Recycle App — Case Study

Ami Moradia
4 min readApr 17, 2020


Recycle App


The amount of waste people are creating is increasing all the time. There is a bazillion of data out there about how the waste we produce is affecting the planet and how recycling might help a little. Every day tons of garbage is generated and most of it does not make it to the right bin in order to be recycled.

Problem Statement

How many times have you searched online where to recycle something or is something recyclable? People have started thinking about saving the planet. Therefore, if we place the wrong items in the recycle bin, it’s equal or worse than not recycling at all. Thus, even if we can sort the items into proper recycle categories, and know how to locate the bins it would be easier and lead to cleaner environment. To create one of the flows for an app for Government targeting to increase civic education around waste segregation and management.


To create one of the app for users targeting to increase civic education around waste segregation and management.


To keep the app design minimalistic, Material colour palette has been used.The colour Green (500s) is used as the primary colour ( colour for the environment ) which also helped me to select dark primary as a darker shade(700s) of green. Monochromatic colour palette helped me keep the app simple and minimalistic.


The Roboto font has been used to create simplicity. The font features friendly and open curves and is one of the default font used in Android Devices. That will help users to connect easily.

High Fidelity Design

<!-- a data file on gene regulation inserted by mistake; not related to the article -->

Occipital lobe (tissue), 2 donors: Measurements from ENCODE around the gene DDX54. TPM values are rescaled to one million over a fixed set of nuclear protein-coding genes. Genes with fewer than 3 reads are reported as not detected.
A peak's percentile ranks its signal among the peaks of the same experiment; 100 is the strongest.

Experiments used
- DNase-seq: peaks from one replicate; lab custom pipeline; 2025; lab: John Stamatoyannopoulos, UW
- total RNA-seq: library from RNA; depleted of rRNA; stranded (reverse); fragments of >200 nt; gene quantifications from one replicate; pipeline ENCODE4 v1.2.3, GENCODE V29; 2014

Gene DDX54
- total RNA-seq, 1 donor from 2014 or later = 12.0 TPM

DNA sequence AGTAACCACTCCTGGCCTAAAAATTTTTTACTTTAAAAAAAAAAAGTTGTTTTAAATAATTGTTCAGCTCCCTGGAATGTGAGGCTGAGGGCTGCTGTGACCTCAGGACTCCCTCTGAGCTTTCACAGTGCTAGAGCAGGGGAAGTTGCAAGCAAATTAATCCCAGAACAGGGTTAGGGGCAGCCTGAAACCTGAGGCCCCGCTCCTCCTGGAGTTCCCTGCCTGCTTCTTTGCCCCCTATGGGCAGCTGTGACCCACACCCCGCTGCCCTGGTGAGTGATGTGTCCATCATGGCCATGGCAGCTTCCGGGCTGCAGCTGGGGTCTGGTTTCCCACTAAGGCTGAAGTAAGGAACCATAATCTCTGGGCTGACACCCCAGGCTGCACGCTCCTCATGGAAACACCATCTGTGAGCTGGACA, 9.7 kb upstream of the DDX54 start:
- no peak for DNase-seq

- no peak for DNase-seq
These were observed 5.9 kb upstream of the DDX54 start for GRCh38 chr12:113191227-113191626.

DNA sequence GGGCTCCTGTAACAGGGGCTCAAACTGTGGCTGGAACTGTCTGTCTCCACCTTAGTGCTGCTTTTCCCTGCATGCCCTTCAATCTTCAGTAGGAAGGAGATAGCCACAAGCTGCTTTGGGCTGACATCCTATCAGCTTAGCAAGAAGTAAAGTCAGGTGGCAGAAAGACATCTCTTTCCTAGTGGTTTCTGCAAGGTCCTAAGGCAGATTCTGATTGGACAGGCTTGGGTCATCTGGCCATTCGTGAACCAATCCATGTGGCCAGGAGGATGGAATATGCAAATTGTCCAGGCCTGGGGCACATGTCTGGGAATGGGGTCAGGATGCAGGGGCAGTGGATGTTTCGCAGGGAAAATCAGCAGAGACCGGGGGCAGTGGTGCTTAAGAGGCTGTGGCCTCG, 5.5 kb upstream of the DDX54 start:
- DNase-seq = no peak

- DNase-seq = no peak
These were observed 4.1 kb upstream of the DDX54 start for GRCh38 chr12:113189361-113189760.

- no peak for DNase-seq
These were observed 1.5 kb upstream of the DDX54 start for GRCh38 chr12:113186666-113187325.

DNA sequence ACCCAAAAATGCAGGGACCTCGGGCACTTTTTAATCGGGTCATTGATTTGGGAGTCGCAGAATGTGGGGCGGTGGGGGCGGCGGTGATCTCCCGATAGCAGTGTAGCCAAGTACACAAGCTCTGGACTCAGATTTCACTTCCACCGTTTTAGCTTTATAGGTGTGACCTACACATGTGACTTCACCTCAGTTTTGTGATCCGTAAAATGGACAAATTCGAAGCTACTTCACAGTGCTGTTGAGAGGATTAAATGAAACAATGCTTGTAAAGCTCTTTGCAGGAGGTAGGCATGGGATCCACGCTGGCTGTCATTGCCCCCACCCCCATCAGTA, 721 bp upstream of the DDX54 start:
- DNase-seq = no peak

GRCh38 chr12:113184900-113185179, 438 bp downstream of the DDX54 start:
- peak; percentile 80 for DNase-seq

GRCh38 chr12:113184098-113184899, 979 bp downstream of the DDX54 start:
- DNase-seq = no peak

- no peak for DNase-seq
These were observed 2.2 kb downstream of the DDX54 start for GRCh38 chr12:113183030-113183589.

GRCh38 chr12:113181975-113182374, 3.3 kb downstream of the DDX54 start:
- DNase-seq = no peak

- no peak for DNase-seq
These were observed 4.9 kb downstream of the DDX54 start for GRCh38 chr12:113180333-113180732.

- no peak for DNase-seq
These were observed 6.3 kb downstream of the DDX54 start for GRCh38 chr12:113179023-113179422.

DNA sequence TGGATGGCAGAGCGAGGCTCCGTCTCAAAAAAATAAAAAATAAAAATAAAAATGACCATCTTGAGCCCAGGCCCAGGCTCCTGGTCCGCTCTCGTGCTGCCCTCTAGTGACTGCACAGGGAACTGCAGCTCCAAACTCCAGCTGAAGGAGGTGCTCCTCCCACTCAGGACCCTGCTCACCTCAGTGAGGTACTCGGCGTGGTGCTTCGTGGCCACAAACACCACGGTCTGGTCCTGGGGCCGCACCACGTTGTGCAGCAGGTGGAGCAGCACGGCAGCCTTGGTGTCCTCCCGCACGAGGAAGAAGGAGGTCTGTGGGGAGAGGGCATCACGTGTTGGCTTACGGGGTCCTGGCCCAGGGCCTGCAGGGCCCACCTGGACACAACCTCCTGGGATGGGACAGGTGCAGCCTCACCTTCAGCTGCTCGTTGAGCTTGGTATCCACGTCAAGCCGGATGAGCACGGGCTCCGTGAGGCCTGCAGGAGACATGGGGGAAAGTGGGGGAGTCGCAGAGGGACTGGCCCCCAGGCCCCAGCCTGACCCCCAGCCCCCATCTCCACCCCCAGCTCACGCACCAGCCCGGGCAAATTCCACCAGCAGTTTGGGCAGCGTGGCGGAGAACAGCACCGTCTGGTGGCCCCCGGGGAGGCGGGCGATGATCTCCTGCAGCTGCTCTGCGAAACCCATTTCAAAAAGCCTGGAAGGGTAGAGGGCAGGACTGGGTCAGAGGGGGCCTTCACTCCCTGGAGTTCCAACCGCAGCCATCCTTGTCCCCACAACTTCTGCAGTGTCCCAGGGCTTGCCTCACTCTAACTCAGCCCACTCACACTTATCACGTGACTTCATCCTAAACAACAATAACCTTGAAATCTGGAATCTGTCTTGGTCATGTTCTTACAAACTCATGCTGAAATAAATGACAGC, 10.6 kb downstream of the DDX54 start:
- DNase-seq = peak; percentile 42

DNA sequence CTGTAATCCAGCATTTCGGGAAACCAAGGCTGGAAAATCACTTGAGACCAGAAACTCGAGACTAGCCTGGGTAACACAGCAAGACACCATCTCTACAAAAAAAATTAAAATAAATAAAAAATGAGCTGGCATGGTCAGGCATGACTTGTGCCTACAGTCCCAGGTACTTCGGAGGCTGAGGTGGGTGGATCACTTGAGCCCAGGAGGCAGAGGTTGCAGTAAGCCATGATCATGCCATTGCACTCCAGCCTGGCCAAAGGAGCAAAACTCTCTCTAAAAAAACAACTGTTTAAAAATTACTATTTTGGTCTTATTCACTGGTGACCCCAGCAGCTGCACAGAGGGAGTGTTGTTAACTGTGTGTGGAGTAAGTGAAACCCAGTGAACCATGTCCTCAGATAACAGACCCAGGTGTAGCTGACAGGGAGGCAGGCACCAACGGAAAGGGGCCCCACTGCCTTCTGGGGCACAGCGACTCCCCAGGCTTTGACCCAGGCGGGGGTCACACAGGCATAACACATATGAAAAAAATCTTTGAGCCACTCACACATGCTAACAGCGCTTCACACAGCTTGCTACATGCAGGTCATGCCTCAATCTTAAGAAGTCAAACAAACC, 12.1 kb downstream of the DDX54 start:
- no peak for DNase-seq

Walkthrough and Login Screens

The app starts with Login/Sign up screen. Once, the user has logged the app walkthrough will be shown. The user can go through it or skip it which will lead the user to the home page.

Home Screen

The user will land to the home page. The carousel housed in the header will lead the user to the blog page where the user can catch upto latest trends on protecting the environment. On clicking on any of the waste segregation categories lead to a page which shows a list of waste materials that falls under the particular segregation category, clicking on one of which leads to its details showing more information about it and how to recycle that kind of waste.

So many people don’t know what waste goes in which bin. So the colours near the waste item will help them to throw in the right bin. On clicking on any types of wastes categories lead to a page shows a list of items, which leads to a detail page wherein detailed information about how the item can be recycled is present which can also be added to bookmarks and viewed later.

If the waste is a kind which is not collected by the local authorities (like bio-waste, industrial waste etc), I have also added maps to locate garbage disposal dumps and waste processing units around a user much like a google maps view. I show this by placing a dark primary-coloured strip below the details page to show the location of where the user can dispose of it.

I have also added a notifications functionality so that the Government is able to broadcast announcements regarding the change in the processes of waste management.

As a side note on some attention to details, I did try to make the app as focus neutral and minimalistic as possible to make it very easily educable to the users. I have also done due research around how waste processing works in Government specifically and have architecture information in a way that we don’t ignore any possible user type or miss out on any education around any real-life constraints to manage waste. I have added hamburger menu which could house a lot of other ideas I had like a reminder functionality to dump the particular kind of waste on a day (dry waste twice a week and wet waste every day) and other important types of information anchors.

Thank you for reading! Hopeful you enjoyed this case study. If you have any feedback, I’d like to hear from you. Say hello at or connect on LinkedIn.